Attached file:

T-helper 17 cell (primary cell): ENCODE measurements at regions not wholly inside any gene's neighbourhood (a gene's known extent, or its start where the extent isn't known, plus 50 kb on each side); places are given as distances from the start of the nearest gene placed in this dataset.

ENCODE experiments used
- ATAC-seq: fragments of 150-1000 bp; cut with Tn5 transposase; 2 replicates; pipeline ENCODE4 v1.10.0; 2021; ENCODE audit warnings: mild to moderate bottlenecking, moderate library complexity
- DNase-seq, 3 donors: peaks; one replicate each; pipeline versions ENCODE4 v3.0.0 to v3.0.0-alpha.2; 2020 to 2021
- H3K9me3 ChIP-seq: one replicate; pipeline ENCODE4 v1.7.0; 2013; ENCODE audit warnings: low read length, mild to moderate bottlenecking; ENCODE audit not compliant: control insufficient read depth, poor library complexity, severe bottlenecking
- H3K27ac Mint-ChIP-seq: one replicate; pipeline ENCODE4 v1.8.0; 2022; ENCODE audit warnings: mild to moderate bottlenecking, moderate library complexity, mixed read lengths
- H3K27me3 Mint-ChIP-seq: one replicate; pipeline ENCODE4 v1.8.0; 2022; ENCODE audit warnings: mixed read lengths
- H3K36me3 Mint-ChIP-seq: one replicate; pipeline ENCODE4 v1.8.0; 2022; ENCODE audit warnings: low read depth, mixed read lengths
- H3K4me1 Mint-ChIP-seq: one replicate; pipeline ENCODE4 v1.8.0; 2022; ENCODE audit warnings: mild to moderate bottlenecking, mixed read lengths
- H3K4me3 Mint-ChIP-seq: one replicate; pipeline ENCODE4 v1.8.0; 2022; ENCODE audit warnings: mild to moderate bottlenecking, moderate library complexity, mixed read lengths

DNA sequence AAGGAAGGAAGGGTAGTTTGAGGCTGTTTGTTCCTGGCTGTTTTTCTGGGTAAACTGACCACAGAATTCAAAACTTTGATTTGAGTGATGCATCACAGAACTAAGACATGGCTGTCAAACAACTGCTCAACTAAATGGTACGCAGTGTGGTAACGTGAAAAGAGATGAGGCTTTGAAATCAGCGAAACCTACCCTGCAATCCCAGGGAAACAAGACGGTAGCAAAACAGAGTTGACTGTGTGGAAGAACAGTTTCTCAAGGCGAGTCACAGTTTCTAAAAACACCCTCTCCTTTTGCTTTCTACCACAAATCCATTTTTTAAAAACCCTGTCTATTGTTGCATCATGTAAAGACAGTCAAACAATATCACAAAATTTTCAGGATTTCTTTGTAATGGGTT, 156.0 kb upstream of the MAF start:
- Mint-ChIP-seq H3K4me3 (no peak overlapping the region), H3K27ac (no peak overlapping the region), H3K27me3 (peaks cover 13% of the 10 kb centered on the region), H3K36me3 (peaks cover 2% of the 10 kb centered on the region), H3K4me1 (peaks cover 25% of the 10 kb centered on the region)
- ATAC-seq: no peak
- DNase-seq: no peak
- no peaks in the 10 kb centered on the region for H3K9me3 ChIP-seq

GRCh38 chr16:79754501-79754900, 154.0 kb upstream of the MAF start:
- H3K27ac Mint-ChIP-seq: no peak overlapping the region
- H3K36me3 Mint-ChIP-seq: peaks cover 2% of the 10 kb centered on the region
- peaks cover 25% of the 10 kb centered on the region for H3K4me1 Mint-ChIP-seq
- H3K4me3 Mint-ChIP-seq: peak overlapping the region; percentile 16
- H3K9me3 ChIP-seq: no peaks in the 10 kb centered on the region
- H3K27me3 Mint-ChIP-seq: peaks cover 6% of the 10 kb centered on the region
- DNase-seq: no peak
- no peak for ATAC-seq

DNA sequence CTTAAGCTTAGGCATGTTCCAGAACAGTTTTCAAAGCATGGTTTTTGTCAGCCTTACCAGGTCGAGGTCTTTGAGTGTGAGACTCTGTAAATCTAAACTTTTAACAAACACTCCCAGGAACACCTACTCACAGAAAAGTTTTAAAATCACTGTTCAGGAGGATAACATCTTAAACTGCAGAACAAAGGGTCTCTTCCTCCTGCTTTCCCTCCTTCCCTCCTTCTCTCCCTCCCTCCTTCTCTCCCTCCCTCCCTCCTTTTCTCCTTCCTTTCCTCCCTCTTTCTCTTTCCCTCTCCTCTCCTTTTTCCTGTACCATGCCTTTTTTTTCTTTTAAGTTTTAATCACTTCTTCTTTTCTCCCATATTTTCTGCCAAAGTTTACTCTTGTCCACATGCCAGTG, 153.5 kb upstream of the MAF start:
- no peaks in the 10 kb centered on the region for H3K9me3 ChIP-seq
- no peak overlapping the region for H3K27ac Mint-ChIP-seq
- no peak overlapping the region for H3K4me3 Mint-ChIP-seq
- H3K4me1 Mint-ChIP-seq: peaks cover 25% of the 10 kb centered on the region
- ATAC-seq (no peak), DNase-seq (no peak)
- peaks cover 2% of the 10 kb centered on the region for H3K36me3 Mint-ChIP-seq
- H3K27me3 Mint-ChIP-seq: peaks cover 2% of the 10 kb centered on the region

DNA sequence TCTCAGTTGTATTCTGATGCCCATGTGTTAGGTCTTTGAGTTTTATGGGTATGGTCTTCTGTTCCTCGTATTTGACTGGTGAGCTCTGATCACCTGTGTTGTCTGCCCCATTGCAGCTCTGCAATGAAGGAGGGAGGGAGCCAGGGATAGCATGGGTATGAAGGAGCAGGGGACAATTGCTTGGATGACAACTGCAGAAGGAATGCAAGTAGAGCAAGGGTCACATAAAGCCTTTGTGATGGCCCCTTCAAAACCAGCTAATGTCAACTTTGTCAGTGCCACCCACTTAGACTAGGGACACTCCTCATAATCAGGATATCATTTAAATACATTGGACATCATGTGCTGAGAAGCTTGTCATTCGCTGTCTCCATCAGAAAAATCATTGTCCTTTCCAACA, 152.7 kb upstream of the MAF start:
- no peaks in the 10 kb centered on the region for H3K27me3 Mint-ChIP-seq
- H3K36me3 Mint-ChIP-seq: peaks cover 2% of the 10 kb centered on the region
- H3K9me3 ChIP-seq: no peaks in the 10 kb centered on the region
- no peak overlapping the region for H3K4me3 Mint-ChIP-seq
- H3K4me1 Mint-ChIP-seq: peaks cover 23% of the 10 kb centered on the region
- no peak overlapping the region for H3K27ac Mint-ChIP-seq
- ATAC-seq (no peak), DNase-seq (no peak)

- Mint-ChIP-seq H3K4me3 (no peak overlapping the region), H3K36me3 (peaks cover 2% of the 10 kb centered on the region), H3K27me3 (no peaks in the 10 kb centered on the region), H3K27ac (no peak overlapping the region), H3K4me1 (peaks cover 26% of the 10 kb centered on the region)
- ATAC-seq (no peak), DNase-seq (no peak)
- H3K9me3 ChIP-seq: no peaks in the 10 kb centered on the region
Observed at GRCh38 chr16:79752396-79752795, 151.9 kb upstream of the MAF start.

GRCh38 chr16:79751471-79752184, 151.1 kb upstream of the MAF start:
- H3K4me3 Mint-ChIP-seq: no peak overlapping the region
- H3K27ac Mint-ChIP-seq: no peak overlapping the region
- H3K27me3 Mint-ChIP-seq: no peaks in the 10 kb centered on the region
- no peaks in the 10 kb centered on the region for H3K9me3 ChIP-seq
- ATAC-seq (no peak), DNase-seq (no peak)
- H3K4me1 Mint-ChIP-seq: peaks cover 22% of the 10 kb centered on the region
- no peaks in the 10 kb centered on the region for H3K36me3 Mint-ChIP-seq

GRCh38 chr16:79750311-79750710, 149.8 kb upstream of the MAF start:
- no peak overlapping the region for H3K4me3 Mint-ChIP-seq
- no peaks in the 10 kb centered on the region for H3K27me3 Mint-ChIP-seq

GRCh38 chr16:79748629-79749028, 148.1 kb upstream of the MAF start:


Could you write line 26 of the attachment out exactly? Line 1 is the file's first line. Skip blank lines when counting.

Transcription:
- no peaks in the 10 kb centered on the region for H3K9me3 ChIP-seq